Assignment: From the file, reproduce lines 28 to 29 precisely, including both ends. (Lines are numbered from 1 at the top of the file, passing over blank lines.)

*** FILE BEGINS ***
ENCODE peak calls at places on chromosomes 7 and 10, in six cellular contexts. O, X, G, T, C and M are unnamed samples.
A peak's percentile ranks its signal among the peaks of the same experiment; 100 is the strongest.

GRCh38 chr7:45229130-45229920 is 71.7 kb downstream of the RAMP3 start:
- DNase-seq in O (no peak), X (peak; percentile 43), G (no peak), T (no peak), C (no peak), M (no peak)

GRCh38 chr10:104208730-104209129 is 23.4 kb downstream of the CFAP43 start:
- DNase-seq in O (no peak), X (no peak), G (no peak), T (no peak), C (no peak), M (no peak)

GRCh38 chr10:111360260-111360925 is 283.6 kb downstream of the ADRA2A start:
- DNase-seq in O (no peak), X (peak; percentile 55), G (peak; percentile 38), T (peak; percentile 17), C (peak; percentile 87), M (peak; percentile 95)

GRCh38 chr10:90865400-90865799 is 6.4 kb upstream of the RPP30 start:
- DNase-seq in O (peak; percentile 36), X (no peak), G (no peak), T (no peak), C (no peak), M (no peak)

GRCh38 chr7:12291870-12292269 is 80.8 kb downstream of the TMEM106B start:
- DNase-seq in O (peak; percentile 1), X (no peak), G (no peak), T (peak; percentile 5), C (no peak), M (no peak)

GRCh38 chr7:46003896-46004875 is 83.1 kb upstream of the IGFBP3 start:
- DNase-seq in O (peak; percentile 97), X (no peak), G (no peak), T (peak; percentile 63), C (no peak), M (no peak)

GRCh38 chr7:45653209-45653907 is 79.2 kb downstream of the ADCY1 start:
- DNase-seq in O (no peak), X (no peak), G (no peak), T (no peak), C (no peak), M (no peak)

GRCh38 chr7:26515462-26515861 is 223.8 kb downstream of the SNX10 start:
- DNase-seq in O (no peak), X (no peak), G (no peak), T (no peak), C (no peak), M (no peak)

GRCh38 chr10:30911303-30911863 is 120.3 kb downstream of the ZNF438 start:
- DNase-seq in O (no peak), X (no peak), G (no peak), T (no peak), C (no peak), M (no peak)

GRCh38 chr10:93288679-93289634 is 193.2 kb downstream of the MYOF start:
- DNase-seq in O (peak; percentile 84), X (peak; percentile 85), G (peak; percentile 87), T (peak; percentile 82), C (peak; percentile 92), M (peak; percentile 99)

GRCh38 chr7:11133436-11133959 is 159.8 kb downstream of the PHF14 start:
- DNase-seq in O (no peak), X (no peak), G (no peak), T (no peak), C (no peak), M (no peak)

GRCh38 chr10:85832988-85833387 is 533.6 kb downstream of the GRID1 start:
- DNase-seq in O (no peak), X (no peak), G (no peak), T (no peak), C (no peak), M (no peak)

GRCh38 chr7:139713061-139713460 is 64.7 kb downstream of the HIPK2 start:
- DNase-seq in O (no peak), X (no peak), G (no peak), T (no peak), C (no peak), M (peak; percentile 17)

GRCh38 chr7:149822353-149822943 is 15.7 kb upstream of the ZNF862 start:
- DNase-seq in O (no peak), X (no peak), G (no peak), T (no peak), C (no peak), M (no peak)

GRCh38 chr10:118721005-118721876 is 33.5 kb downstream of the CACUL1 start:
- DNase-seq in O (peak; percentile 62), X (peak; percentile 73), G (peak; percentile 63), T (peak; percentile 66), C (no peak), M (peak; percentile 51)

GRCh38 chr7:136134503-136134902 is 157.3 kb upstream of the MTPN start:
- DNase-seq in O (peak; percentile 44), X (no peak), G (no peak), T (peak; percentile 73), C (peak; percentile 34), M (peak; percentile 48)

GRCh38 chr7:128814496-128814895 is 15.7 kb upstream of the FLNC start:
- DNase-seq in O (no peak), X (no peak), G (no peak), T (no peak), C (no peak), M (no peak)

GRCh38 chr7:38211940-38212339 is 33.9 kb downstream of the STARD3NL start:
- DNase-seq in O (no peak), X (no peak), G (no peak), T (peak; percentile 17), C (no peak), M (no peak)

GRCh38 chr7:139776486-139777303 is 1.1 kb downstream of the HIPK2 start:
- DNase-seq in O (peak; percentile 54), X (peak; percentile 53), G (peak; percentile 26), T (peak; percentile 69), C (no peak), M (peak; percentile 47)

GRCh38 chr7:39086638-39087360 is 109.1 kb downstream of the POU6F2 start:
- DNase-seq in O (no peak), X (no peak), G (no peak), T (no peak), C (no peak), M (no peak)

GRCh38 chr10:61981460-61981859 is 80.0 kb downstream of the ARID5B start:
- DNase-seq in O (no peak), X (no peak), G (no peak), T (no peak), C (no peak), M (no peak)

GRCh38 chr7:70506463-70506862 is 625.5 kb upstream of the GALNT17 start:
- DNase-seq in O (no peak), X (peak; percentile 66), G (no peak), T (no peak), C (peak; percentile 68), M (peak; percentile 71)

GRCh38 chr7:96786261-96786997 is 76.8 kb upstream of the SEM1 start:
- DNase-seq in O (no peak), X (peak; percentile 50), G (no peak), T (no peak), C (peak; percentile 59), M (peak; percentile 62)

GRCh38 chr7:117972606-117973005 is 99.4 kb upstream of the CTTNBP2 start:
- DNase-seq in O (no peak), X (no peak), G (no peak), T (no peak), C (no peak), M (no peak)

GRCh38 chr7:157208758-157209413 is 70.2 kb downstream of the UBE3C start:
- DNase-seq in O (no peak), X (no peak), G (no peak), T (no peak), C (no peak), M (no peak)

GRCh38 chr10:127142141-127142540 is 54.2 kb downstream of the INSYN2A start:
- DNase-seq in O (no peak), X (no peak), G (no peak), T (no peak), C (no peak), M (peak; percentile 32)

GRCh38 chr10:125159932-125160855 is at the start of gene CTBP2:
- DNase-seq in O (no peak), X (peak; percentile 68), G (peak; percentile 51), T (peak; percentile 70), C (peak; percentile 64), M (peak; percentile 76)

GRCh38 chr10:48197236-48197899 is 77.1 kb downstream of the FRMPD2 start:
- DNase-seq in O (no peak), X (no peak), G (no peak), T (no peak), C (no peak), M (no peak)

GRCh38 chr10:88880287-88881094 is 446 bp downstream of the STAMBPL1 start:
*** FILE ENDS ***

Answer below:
- DNase-seq in O (no peak), X (no peak), G (no peak), T (no peak), C (no peak), M (peak; percentile 17)

GRCh38 chr7:149822353-149822943 is 15.7 kb upstream of the ZNF862 start: